COASTAL DISCOVERY MUSEUM PROGRAM GIVES STUDENTS AN EDUCATIONAL EXPERIENCE
A program that launched for the first time during the 2019-2020 school year to help young students spread the word on how to help with local conservation efforts leapt into action when everything suddenly came to a halt more than halfway through the school year.
Conservation in the Classroom was launched by the Coastal Discovery Museum, a Smithsonian affiliate, as a way for students, teachers and the Hilton Head-based museum to work together to educate the youth on local conservation efforts.
Educators from the museum visited the classroom to educate and give students materials and a project for them to work on throughout the school year. Classrooms were given the choice of choosing one of four themes that best suited their grade level. Themes included Sharing with Shorebirds, Saving Sea Turtles, Dolphin Defenders and Horseshoe Crab Heroes.
Students from the Hilton Head Boys & Girls Club, Hilton Head Elementary School and Hilton Head Prep participated.
A variety of schools also signed up to participate virtually in the Horseshoe Crab Heroes program. Students continued to work on these projects, even as classrooms turned into virtual lessons from home because of the coronavirus pandemic.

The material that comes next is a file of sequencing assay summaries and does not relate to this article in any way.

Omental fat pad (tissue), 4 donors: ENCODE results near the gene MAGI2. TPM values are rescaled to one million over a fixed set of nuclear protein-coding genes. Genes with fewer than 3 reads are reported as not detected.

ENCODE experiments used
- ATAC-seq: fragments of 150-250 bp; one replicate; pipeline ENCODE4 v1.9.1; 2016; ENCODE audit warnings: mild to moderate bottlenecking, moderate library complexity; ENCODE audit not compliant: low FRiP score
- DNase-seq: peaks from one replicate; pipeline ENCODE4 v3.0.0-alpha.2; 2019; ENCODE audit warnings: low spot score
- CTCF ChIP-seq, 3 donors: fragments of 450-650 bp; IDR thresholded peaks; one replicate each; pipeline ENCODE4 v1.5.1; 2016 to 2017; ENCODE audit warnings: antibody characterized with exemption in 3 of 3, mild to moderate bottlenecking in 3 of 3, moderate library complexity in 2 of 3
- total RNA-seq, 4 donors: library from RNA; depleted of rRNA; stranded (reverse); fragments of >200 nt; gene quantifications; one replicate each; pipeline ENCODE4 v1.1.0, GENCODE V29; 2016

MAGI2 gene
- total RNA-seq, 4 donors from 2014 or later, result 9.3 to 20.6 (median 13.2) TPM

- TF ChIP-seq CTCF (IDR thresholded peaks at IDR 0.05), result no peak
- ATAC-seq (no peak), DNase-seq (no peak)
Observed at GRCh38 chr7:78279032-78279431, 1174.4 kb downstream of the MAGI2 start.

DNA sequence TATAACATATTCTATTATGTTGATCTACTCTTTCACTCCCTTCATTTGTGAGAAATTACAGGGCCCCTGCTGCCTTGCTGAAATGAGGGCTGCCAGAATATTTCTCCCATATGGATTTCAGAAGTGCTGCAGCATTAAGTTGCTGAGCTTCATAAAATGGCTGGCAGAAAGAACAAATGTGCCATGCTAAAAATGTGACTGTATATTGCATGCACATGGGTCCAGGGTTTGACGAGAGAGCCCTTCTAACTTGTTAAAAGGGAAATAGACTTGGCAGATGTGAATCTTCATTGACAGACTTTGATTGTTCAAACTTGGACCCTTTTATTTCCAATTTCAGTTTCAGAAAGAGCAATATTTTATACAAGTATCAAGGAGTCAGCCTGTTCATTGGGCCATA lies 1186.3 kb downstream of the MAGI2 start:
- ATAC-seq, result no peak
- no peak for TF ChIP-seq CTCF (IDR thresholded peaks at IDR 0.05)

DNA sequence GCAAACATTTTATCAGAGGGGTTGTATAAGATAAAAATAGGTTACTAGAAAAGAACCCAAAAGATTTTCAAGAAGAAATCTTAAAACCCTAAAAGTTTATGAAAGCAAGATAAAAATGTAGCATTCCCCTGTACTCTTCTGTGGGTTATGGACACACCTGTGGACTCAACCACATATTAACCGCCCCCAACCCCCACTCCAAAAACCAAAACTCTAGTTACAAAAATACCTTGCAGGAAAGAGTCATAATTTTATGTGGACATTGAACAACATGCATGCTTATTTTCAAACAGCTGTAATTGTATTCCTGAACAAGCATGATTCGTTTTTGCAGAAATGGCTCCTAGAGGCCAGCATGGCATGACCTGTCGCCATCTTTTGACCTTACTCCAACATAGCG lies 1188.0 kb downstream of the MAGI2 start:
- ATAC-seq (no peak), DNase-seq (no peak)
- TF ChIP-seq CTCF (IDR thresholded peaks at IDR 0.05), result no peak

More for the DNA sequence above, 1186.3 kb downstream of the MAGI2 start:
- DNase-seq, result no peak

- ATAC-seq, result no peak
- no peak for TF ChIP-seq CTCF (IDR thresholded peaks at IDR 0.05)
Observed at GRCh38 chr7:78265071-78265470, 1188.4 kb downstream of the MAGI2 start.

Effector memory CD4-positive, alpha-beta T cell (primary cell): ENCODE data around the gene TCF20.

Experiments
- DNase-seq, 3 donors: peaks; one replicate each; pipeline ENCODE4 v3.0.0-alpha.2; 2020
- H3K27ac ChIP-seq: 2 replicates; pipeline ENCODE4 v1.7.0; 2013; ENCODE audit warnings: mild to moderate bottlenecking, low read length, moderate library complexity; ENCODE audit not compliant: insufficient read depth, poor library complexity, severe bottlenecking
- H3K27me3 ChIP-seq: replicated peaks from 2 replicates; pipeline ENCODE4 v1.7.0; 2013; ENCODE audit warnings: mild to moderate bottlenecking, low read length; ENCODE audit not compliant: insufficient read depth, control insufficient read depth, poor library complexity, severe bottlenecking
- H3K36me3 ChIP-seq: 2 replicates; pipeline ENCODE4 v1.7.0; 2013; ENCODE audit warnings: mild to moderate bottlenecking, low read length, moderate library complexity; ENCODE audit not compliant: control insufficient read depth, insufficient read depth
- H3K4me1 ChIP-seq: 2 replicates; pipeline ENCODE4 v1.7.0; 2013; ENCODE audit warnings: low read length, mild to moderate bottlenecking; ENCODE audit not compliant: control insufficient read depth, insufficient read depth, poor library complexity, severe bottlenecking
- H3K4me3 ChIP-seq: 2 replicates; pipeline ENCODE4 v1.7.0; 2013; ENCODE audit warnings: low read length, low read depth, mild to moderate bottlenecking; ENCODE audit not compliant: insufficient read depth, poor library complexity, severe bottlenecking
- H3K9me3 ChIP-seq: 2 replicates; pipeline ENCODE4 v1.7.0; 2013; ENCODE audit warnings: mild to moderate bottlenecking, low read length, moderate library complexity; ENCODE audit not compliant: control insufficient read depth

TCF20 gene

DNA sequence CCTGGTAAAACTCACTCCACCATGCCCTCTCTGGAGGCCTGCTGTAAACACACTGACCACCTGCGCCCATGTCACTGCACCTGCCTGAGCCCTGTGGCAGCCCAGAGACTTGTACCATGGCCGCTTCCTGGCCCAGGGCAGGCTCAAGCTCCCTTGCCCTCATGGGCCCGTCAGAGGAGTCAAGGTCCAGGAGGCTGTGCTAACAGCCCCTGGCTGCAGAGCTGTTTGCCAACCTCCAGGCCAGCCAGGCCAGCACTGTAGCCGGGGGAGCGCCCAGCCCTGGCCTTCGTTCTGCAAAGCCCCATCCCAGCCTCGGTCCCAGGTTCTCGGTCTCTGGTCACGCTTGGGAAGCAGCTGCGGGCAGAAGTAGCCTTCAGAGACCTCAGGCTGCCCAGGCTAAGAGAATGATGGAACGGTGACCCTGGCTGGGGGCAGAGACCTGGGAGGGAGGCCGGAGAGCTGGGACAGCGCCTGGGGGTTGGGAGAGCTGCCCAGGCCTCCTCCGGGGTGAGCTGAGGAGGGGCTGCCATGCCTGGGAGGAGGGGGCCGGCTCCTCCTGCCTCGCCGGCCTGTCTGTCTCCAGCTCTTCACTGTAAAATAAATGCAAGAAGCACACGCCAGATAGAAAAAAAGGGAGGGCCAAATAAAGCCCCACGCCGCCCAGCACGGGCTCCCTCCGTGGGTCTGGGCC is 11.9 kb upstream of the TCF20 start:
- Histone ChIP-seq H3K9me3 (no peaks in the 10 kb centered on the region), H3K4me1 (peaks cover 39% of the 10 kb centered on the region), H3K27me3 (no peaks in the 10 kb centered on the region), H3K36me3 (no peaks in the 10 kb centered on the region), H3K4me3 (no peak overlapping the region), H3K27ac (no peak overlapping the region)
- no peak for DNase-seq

The students also helped create two shorebird protection signs that will soon be placed at a few public beach access areas, thanks to the HHI Audubon Society and the Town of Hilton Head Island.
Dawn Brut, Curator of Education, said the students were able to learn, share a meaningful project at home with their families, and were excited to spread the word on conservation.
Students were thankful to be able to take part in the program and turned in their projects at the end of the school year even through all of the challenges many families have encountered during the pandemic.
The student’s art projects are on display through Aug. 28 at the Discovery House Exhibit Gallery at the Coastal Discovery Museum.
Brut also commended the help of some of the museum’s partners who made the program possible, including the Hilton Head Audubon Society, Palmetto Dunes Cares, Coastal Discovery Museum’s Adopt-A-Dolphin Program and The Bargain Box.
In the program’s second year, it will supply online resources for virtual experiences for students learning remotely.
It will also continue the program for students who are in classrooms. This will enable teachers and students to be versatile in their teaching efforts while helping students to get creative and learn about different conservation programs.
Brut says the themes chosen are important for people who live here and visit the island to protect our environment, culture and natural history. She hopes that people who visit the museum will help with conservation efforts by participating in an educational experience and taking action when they leave. For more information on the program, contact Brut at firstname.lastname@example.org, or visit www.coastaldiscovery.org.